By Chris Oliver
I love it when an audience spontaneously goes quiet – it creates such a palpable atmosphere. That is what happens when support act Joe Rose takes the stage. He sounds like he’s whispering in your ear, yet his voice has plenty of body. His guitar playing is similarly gentle, but it is deft, and captivating.
At one point he stops and says, ‘I don’t have any happy songs; if you get depressed easily, just go outside’. This kind of sums his music up – tragic themes and minor chords, tempered with just enough happiness or humour to stop it being self-indulgent or depressing.
Joe thanks the audience genuinely before introducing his last song, which has a hint of Dylan, and draws comparisons with Neil Young. While it is perhaps odd to hear a guy from Chorlton sing about California, the music itself works. Joe Rose is forging his own style – but it is not very ‘Manchester’.
Six-piece Red Tides could also be described as country music – or folk, if you want to pigeon-hole them in with the fad of the times. This is folk – but not the lightweight, happy-clappy stuff that is sweeping up awards at the moment; it is much more withdrawn and melancholic. The music is vocal driven, with prominent lead guitar, sometimes played on lap steel (for that authentic country feel). The drummer plays more like a percussionist, often very much in the background, but also driving some of the songs along with a lively shuffle.
The sound is well balanced; some songs skip along with bluegrass riffs and railroad beats, and others echo and sweep in waves of interweaving sounds. The two female vocalists work well together, sometimes harmonising and sometimes singing call-and-response, and occasionally joined by male backing vocals. This depth allows the other musicians to hold back and create an atmosphere rather than trying to fill the space.
A Fleet Foxes cover, ‘Tiger Mountain Peasant Song’, tells us a little of where the influences come from, but it’s harder to pin Red Tides down as sounding like ‘this’ or ‘that’. Their new song goes down well, but the set is short, leaving the audience wanting more. Good thing they all got a copy of the EP then.
Red Tides – Wild Hour
Release Date 06/09/2010 (Debt Records)
It’s hard to judge unsigned bands’ releases in the same way as large-scale commercial releases, but this is up for sale online [through Debt Records], so I have judged it a little more harshly than I might otherwise.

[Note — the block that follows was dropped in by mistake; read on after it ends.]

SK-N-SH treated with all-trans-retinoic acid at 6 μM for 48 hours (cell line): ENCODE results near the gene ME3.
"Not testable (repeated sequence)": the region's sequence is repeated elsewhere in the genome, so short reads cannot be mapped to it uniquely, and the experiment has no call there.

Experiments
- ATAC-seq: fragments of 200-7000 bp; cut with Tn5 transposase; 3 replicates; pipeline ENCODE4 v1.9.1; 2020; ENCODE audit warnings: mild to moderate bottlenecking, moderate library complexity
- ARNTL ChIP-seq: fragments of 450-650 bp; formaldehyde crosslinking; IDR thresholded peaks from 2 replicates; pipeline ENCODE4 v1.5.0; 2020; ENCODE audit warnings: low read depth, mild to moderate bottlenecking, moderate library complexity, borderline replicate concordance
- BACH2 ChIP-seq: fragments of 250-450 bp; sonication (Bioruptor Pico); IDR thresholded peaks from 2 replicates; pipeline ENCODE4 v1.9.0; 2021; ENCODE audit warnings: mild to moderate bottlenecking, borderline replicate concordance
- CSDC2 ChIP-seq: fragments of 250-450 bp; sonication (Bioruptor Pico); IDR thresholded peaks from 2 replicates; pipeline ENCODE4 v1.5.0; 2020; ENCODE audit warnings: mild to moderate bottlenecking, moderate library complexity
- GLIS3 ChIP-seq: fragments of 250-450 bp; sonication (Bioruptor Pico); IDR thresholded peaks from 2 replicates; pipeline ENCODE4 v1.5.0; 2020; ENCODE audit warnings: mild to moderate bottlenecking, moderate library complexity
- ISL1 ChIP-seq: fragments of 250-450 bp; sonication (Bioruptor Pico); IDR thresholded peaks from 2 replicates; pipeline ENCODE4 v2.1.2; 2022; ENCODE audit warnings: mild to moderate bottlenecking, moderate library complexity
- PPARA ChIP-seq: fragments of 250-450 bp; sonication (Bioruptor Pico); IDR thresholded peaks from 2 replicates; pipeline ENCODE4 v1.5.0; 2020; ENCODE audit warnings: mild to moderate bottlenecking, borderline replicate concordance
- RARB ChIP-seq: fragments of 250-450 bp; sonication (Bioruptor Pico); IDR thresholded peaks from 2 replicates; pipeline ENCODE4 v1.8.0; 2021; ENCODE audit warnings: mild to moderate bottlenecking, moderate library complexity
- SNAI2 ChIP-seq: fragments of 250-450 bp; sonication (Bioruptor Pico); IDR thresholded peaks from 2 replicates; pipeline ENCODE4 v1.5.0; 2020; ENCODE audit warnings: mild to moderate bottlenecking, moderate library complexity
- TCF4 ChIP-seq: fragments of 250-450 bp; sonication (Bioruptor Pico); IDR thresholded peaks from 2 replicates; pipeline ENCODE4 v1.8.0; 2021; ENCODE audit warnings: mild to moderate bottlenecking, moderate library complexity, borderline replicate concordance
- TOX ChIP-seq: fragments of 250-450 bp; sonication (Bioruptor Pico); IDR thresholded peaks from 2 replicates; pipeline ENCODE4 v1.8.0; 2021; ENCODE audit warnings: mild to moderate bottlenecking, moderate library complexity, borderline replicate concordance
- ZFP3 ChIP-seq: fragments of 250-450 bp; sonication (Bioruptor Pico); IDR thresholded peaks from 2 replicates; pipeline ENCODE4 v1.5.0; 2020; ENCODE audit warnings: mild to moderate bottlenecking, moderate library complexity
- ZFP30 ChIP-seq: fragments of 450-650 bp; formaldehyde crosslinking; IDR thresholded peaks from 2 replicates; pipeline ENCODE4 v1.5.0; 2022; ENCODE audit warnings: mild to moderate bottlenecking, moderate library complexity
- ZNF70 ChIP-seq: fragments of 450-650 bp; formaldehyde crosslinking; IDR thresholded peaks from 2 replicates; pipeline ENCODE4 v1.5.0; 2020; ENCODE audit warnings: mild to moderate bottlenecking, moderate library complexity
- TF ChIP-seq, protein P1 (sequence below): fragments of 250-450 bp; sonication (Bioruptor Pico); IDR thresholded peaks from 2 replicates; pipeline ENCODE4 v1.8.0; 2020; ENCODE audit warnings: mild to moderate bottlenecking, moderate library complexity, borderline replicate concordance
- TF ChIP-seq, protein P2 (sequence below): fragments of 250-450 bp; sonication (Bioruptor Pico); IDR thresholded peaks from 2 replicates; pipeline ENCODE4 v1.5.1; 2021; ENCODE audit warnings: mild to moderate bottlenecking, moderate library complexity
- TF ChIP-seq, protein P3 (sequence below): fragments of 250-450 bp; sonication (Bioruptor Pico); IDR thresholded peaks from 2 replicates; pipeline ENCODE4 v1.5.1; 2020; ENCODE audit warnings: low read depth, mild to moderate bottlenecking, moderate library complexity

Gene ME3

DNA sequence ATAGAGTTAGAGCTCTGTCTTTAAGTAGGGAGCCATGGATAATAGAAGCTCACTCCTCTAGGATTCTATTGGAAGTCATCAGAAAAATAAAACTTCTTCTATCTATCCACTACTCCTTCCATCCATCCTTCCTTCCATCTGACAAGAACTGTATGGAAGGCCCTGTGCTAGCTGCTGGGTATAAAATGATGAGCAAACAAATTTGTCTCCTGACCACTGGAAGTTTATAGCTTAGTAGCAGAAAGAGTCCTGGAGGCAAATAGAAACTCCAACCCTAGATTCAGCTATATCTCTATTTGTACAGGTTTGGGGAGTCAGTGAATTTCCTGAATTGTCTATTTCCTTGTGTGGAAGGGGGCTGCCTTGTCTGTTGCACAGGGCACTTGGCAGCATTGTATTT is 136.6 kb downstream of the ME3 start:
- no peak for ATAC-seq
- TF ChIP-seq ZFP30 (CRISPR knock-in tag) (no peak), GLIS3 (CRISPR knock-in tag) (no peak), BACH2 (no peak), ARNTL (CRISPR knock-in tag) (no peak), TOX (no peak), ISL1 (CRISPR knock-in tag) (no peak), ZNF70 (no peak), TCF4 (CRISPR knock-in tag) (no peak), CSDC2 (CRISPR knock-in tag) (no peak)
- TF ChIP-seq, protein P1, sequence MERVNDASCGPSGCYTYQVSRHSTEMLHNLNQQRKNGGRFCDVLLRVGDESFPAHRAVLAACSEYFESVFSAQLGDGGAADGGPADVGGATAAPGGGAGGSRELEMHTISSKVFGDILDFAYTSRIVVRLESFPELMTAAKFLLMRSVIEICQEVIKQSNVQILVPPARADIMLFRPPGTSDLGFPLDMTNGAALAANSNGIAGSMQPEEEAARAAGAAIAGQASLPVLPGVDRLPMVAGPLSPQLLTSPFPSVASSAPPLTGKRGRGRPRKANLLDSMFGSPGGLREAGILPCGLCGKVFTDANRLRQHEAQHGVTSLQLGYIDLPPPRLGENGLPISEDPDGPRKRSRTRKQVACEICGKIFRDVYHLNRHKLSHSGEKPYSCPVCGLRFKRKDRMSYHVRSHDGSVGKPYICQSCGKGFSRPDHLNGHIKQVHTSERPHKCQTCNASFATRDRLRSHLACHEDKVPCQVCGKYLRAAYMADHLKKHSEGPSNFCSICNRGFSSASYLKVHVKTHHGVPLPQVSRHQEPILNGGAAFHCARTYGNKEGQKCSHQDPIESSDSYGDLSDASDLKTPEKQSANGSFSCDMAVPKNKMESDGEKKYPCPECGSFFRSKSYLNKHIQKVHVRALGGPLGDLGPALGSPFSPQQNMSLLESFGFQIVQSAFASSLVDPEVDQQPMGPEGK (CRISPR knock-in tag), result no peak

Opening track ‘Ponder’ is a lament of a relationship in its death throes. It is sombre and rhythmically interesting, in total contrast to ‘Be Bleak’ which is a toe-tapping number with a driving skiffle beat – although the lyrics are as bleak as the title suggests.
‘Lure Me Out’ starts slow, but it is skipping along by the end, and has probably the best of the generally impressive vocals on offer. ‘Aligned’ is a downbeat, atmospheric number with spacey lead-guitar reminiscent of ‘Lone Wolf and Cub’ floating over the top of the music, augmenting the melodies and driving the changes.
‘Black Breeze’ has an intro that sounds very much like 90s Britpop, but it remains chilled throughout, relying more on the vocals and lead guitar to drive it along. The recorded version has the energetic performance, but lacks the grunt from the rhythm section that would have made a real foot-stomping, danceable number that it could be – especially live.
That sums up the only major drawback of this EP really: it doesn’t quite match up to the energy and balance of the live performance. Perhaps it is because there is no bass guitar on here (which there was live), or perhaps it’s just the difficulty of really capturing music like this without big-budget recordings. That said, there is very little else to distinguish this from a mainstream release. It holds my attention and promises more. The melodies have been stuck in my head – and it’s certainly something I will listen to again.